News Releases

Winter recreational lock schedule begins Sept. 15 on Lower Columbia

Published Sept. 13, 2022

PORTLAND, Ore. – Motorized recreational boaters who need to pass through the U.S. Army Corps of Engineers’ (Corps’) three lower Columbia River dams must do so during daylight hours only, upon request, Sept. 15 through May 14, 2023.

Commercial vessels will have lockage priority over recreational users, but lock operators may use their discretion to allow recreational vessels to lock through with commercial craft.

This change impacts Bonneville, The Dalles and John Day dams. This is an annual, regularly scheduled part of operations during the winter season.

The Corps requests that recreational vessels contact the navigation lock control room at least 30 minutes prior to their arrival at the lock. Vessel owners/operators requesting lockage must contact the lock operator on duty using Marine Channel 14 or commercial telephone. This will allow the control room to prepare for their transit and will provide vessel operators with general timeframes for their lockage. Control room contact information is:

  • Bonneville Lock and Dam (river mile 145): 541-374-8323
  • The Dalles Lock and Dam (river mile 191): 541-506-8211
  • John Day Lock and Dam (river mile 216): 541-298-9712

All vessel owners/operators lock through at their own risk. A personal flotation device is required for every member on board the vessel, throughout the duration of the lockage. Follow the directions of the lock operator when using the locks or operating in the vicinity of the locks. The lock operator has final authority on the suitability of a craft for lockage. Please refer to the U.S. Army Corps of Engineers Safe Lockage Policy for Recreational Craft on the Columbia and Snake Rivers for additional safety requirements.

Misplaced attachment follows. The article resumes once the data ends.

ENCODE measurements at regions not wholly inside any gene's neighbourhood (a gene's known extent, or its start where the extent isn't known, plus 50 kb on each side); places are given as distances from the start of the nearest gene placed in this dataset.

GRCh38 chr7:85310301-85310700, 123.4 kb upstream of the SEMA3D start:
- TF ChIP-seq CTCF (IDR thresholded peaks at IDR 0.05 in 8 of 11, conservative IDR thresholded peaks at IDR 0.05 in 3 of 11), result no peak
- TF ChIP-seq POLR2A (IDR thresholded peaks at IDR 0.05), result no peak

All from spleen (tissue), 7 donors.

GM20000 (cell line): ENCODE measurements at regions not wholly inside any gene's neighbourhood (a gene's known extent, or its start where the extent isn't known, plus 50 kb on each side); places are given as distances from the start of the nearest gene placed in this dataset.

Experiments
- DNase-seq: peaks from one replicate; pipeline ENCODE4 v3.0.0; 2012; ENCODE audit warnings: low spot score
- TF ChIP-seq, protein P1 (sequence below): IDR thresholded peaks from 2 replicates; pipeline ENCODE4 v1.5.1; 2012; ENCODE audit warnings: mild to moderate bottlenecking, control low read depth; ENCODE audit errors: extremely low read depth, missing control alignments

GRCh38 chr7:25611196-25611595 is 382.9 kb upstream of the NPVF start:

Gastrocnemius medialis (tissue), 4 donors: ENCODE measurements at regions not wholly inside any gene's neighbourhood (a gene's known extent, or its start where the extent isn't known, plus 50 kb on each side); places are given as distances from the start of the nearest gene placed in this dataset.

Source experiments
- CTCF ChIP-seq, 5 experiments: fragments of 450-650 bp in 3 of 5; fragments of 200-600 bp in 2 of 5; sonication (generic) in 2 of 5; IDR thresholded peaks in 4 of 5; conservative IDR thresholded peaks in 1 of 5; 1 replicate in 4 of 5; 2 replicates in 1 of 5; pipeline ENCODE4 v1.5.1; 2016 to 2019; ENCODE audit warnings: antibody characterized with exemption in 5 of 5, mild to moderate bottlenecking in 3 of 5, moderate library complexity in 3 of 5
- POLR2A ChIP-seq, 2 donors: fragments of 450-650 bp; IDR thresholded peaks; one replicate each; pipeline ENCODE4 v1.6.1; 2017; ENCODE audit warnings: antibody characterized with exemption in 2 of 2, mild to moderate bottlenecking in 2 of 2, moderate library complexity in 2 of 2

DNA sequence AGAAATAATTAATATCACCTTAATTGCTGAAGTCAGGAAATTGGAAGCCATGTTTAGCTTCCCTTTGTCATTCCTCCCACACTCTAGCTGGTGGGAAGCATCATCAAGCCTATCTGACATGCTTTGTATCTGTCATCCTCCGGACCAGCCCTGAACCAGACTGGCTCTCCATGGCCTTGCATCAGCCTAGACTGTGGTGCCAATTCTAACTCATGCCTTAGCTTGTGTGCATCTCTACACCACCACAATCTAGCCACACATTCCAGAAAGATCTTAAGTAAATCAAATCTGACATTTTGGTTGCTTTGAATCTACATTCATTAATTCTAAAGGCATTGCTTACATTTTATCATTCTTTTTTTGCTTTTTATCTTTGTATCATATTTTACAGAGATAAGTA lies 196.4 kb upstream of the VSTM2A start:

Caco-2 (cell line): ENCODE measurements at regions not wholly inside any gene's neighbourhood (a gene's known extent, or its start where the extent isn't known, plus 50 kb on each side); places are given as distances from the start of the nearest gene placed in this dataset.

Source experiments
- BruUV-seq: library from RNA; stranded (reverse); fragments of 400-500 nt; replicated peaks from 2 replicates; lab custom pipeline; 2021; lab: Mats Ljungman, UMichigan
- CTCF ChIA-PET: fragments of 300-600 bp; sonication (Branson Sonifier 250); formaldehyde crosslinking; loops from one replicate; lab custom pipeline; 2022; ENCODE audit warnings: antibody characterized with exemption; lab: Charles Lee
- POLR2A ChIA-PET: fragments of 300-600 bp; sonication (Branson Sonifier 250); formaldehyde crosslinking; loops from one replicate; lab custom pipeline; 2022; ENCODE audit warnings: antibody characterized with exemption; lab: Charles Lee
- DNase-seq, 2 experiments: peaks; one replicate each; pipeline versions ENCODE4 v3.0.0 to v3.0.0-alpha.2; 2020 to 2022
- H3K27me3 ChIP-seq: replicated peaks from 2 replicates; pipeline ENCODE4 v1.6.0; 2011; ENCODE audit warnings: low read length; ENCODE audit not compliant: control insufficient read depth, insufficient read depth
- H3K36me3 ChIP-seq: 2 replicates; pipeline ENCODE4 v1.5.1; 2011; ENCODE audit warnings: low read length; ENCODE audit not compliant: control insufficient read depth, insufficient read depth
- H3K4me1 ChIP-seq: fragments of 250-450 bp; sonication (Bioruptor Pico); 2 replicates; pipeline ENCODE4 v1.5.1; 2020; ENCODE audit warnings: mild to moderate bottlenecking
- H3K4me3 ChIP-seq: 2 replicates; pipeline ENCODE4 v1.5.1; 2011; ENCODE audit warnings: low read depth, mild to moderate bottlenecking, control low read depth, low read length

Safety guidelines for recreational vessels on Columbia, Snake rivers:  

The Columbia-Snake inland navigation system, which stretches 360 miles from Portland, Oregon, to Lewiston, Idaho, provides critical benefits to business and the public. Approximately 9 million tons of cargo valued at over $3 billion is barged on the Columbia-Snake river system annually. The navigation system contributes jobs, facilitates import and export trade, and benefits the economy, environment, and quality of life in the Pacific Northwest.

– 30 –

Chris Gaylord

Release no. 22-048

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